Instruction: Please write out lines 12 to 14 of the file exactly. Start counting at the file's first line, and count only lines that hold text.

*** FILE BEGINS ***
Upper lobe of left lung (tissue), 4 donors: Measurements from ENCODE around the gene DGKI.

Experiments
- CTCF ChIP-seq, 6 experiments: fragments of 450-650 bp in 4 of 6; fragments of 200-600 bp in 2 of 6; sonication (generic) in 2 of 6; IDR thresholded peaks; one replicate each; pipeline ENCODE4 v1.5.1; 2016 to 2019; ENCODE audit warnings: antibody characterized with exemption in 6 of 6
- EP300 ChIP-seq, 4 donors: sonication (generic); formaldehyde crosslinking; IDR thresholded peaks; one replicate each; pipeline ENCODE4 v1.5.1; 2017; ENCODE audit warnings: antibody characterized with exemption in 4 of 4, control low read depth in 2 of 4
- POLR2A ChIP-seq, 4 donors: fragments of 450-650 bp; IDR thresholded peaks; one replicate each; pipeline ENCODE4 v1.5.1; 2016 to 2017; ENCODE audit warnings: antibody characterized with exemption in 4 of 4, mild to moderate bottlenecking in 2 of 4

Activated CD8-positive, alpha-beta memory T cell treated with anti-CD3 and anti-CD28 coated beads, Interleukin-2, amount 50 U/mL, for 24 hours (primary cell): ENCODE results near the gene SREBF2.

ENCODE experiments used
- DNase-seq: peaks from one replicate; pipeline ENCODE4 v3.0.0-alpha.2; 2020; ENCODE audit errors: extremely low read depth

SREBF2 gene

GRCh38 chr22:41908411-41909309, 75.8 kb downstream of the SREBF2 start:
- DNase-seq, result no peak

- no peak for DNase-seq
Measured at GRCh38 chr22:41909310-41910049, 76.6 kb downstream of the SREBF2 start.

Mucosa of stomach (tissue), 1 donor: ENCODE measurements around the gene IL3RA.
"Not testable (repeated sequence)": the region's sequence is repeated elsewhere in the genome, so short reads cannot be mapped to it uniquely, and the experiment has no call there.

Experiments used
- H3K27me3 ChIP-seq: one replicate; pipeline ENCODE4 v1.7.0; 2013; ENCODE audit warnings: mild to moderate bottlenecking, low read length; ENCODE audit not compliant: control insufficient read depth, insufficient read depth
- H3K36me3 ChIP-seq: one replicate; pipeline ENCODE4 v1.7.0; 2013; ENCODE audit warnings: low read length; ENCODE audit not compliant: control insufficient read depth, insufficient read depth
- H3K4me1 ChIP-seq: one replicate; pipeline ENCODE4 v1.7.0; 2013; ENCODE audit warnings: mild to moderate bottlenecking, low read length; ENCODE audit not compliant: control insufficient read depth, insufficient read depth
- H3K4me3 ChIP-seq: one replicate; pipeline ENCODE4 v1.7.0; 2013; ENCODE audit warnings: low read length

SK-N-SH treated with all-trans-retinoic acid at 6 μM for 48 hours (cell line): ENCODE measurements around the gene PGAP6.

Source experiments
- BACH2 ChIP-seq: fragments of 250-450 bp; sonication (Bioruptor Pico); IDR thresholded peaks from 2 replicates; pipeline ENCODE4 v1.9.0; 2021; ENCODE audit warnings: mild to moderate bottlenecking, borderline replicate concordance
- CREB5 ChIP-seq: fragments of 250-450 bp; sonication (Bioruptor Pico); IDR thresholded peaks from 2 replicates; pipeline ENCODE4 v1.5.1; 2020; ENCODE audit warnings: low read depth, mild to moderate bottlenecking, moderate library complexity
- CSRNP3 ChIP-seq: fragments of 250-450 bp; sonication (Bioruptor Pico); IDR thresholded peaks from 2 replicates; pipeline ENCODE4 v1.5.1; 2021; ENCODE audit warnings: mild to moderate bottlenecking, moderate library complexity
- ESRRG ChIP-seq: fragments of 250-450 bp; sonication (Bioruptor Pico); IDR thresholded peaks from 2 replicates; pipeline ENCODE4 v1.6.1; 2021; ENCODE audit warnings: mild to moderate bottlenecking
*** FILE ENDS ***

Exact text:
- no peak for DNase-seq
Measured at GRCh38 chr22:41909310-41910049, 76.6 kb downstream of the SREBF2 start.

Mucosa of stomach (tissue), 1 donor: ENCODE measurements around the gene IL3RA.